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Capital Replacement Planning

A capital replacement plan lists all the major building components, such as windows, doors, siding, roofs, heating systems, and flooring, and provides an estimate for the remaining useful life of the components, and their replacement cost. With this information, an organization can calculate how much to set aside in annual reserves to meet future repair and replacement needs.

A capital replacement plan is not a maintenance plan. A maintenance plan is also a useful tool, but it focuses on yearly maintenance items, such as painting, cleaning, minor building repairs and upkeep, rather than on the replacement or repair of major building components.

Free CRP Planning Tools

If you are looking to prepare a capital replacement plan, CMHC can help.


Why Make a Capital Replacement Plan?

Planning for major repairs and replacements is a housing management best practice, and there are a number of benefits, such as:

Fewer surprises

A building has many items that will inevitably need to be replaced. Without a plan, housing organizations risk being caught by surprise that something needs to be replaced immediately — and if the capital cost has not been budgeted for, borrowing costs would be incurred. A capital replacement plan helps to avoid such surprises by accurately forecasting what repairs or replacements will be needed and when.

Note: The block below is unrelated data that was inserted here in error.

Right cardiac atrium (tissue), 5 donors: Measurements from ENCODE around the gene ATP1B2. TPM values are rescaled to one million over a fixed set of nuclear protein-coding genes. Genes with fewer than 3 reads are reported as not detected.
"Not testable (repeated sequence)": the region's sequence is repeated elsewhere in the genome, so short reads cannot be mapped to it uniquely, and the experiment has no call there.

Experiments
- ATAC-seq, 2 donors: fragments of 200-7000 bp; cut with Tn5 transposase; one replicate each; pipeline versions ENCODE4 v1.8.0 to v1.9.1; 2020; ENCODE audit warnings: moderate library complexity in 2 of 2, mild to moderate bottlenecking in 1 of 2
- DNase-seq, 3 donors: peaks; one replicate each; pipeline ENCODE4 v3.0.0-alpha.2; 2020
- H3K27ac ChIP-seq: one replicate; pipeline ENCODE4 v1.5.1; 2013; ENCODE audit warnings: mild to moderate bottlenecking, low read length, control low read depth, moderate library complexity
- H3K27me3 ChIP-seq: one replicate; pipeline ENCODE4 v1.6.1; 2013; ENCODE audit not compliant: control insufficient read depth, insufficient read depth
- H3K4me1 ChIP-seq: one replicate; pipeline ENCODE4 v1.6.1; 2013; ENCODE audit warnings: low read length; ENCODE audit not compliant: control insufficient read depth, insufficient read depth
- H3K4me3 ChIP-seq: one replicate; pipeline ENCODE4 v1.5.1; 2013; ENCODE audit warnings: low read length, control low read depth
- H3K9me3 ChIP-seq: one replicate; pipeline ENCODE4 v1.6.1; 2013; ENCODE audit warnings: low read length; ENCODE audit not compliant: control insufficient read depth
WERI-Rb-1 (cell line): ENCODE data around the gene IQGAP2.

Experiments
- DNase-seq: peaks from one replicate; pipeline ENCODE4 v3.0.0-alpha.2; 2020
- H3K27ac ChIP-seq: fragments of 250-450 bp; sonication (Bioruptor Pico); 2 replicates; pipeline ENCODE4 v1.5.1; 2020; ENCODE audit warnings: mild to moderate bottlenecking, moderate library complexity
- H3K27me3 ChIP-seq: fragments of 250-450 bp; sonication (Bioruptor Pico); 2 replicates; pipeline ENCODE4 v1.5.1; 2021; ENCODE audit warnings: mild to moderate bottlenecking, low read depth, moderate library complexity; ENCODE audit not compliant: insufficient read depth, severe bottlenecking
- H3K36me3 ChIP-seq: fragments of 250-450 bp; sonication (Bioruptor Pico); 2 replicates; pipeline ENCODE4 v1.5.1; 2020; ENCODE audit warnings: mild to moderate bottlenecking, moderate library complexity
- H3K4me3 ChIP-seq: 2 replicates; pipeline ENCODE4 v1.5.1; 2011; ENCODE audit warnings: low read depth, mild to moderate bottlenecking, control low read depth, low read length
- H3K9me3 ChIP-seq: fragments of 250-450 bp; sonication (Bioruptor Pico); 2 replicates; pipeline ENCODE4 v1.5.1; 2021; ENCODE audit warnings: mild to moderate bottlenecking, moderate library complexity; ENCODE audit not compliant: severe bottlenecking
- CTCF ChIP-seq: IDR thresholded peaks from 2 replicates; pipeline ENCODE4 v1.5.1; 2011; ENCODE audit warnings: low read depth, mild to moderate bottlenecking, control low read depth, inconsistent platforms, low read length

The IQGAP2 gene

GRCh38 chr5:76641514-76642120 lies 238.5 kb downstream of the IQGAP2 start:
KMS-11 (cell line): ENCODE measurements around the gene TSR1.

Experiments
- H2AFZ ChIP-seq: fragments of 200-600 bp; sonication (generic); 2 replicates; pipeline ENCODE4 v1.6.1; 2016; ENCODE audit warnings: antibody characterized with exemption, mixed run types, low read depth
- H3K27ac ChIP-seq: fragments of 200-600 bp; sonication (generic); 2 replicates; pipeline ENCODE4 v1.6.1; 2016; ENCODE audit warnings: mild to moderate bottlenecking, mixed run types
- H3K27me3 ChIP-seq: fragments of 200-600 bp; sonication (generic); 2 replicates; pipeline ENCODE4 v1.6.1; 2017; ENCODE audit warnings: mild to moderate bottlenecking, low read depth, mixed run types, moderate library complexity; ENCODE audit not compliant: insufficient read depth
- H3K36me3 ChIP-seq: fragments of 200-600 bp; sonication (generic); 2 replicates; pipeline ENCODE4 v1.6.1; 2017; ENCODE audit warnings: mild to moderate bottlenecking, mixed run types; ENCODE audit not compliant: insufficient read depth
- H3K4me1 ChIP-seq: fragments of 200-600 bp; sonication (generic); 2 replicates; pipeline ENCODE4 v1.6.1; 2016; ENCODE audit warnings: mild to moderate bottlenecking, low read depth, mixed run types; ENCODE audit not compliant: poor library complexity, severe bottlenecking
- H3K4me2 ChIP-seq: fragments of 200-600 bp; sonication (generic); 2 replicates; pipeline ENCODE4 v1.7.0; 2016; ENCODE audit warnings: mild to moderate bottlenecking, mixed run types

Cost savings

Having a capital replacement plan in place will improve the financial viability of a housing project. Some of the financial advantages of planning ahead include:

  • more time for a tendering process, resulting in better quotes and lower prices;
  • reduced borrowing costs due to planned annual savings that allow an organization to pay for the repair out of the reserve completely or with a smaller loan; it may also be possible to earn interest income by investing the annual savings; and
  • lower maintenance costs due to having building components replaced before they fail; also, newer building components generally require less maintenance.

Better marketability

Older windows, roofs and floors can make it harder to rent units, resulting in higher vacancies and turnover rates, and less revenue for capital improvements. With a capital replacement plan in place, the housing project can use a methodical and financially controlled approach, resulting in fewer vacancies, lower turnover, and less negative feedback from tenants about any possible increases in housing charges.

Successful Examples

See how other groups used capital replacement planning with positive results:

Norfolk Housing Association, Calgary, AB

 “It  can seem like a daunting task, but you can’t let it overwhelm you…. The  consequences of doing nothing are much more difficult.”
— Maya  Sehic-Kambeitz, Executive Director

Download the full Summary of the Norfolk Housing Association PDF

Canadian Mental Health Association, Charlottetown, PE

  “A  capital replacement plan lays it [the costs] out a lot more clearly. As  property owners, we need to stay on top of this.”
— Shelley Muzika,  Controller

Download the full Summary of the Canadian Mental Health Association PDF



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